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I read this sentence in a story:

"Could you come with me a moment, Joe," she said."

As a learner of English I would write this sentences as:

"Could you come with me FOR a moment, Joe," she said.

Is it right to use "for"? Why hasn't the writer used "for"? Does it change the meaning?

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    It is casual speech and does not change the meaning.
    – randomhead
    Commented May 15, 2021 at 17:29
  • Could you please come with me [for] a moment. It is spoken language and the for is left out. Either one is fine.
    – Lambie
    Commented May 16, 2021 at 16:21
  • @Lambie thanks for the correction. I am a learner of English and do make mistakes.
    – Learner
    Commented May 16, 2021 at 17:48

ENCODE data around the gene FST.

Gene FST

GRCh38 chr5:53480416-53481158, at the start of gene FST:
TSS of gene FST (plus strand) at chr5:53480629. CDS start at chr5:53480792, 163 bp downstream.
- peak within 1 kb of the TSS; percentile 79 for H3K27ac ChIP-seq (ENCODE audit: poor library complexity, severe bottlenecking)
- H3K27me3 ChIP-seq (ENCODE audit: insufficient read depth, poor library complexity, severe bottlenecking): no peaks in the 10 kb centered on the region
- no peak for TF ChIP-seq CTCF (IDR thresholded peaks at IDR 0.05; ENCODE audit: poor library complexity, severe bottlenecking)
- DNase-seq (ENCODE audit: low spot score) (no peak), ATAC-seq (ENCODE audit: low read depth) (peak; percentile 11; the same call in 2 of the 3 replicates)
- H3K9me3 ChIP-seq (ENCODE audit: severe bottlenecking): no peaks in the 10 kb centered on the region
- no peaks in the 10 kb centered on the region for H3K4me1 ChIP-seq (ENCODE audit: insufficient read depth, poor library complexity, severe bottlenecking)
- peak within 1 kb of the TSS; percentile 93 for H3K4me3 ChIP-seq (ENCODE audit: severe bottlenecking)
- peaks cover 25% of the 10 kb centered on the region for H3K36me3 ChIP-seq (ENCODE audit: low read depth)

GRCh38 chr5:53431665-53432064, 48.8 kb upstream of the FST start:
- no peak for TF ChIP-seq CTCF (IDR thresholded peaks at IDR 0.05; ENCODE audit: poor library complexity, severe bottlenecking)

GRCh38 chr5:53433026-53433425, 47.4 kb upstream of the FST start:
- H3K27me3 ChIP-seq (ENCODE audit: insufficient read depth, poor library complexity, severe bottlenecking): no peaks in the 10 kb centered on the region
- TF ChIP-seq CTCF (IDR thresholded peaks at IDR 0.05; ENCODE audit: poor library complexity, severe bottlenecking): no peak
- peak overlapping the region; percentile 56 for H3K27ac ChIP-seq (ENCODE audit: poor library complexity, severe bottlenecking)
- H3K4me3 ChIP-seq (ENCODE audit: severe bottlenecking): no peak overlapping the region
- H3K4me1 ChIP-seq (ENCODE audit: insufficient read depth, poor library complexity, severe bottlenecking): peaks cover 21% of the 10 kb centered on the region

• You can say English learner. :)
    – Lambie
    Commented May 16, 2021 at 17:54
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    @Lambie Seriously... this is a site for English learners. Your comment comes across very critical and unwelcoming. A bit of tolerance for imperfect grammar is a completely reasonable expectation here.
    – TypeIA
    Commented May 16, 2021 at 17:56

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That is an example of casual language, but I don’t see it much in America. It might be something written from a while ago or could be British English. The meaning is the same though!

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